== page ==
More people moved to Florida last year than any other state, helping to make the Sunshine State No. 1 in the country for fastest population growth for the first time in 65 years while fueling higher home prices and rents.
Florida’s population rose 1.9% between 2021 and 2022, topping all states for the first time since 1957, according to a report from the National Association of Realtors citing U.S. Census data. Domestic net migration in Florida reached 318,855 in 2022, nearly 100,000 more people than the 230,961 residents who moved to second-place Texas.
About half of U.S. states had more people moving in than out last year as the other half lost residents, according to the report. California had the biggest drop in net domestic out-migration, with 343,230 people leaving, followed by New York’s 299,557. Still, California remains the most populous state, with nearly 39 million residents statewide.
U.S. migration between 2021 and 2022 favored Sun Belt states, helping to attract considerable investment dollars to buy or build apartments during that time. However, overall apartment sales slowed considerably in the back half of last year because of higher lending costs associated with the Federal Reserve raising interest rates to tame inflation.
Migration patterns show people have followed jobs or sought affordability compared to big Northeast and Midwest cities as well as California cities such as Los Angeles and San Francisco.
“While there were net gains and losses, the country’s overall move rate was down from 2021’s historical low, continuing a six-year downward trend,” said Nadia Evangelou, the NAR’s senior economist, in the report.
Citing U.S. ZIP codes change-of-address data, Evangelou said 70% of ZIP codes had fewer people move in last year compared to 2021.
Metropolitan areas in Florida nearly all had positive move rates last year. Ocala, Florida, about midway between Gainesville and Orlando, topped all U.S. markets with a 57.1% move rate, which is calculated by dividing inbound moves by the sum of inbound and outbound moves.
Ken H. Johnson, a real estate economist at Florida Atlantic University, compared Florida’s growth to that of California’s in the 1950s and 1960s when the state’s population boomed after World War II as people sought good weather, jobs and housing opportunities.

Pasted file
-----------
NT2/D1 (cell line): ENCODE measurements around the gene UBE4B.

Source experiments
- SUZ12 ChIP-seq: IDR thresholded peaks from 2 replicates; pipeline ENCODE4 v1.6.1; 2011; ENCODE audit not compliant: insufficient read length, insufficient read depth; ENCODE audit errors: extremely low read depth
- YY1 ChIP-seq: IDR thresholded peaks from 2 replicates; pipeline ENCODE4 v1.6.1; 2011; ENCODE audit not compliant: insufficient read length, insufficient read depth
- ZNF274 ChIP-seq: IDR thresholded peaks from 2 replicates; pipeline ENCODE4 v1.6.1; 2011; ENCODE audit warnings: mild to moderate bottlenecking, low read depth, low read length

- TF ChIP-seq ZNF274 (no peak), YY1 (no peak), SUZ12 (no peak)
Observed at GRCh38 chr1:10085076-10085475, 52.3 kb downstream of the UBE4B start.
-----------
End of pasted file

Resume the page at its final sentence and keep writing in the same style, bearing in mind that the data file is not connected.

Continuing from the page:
“Earthquakes didn’t slow them down,” Johnson told CoStar News about California’s migration patterns more than half a century ago. “These days, newcomers to Florida face potential hurricanes, but that hasn’t seemed to quell their desire to move to Florida.”
Tallahassee followed Ocala for the highest inbound move rate and Charlotte, North Carolina, came in third. Orlando suburb Deltona and Miami were among the top 10, according to the NAR.
When accounting for pre-pandemic data, the Miami-Fort Lauderdale area led the country for the highest change of inbound moves between 2019 and 2022 at 56.2%. Annual rent growth in the Miami area hit record highs at the end of last March at 18.4%. Rent growth has slowed to 6.3%, which still is above historical levels.
Financial Firms Interested
Financial firms such as hedge fund Citadel, investment firms Goldman Sachs and Elliott Management and real estate investor and money manager BlackRock all set up operations in South Florida last year.
Renters in the Miami area are still paying a hefty 14.66% premium over historic rent increases of 3% to 5% annually, though it is slowly coming down, according to the monthly Waller, Weeks and Johnson Rental Index by researchers from FAU, Florida Gulf Coast University and University of Alabama.
Miami has dropped to third for highest premium behind the Cape Coral-Fort Myers and North Port-Bradenton-Sarasota markets. Cape Coral’s premium has stayed high in part because Hurricane Ian destroyed 5,000 homes and severely damaged another 13,000 at the end of September.
Unrelated to the hurricane, home prices began a steep rise in the Cape Coral area since the end of 2020, topping the country for highest premium buyers are paying at 62.29% more than they should based on historical averages, according to a separate monthly index by FAU and Florida International University.
Florida markets make up six of the index’s top 10. Hopeful buyers, however, may not see much pricing relief because of rents.
“Home prices won’t fall sharply because of high rents supporting current home prices,” Eli Beracha with FIU’s Hollo School of Business said in a statement. “Florida is a very difficult market to break into now unless you have a professional wage or the proceeds from a home sale in another state.”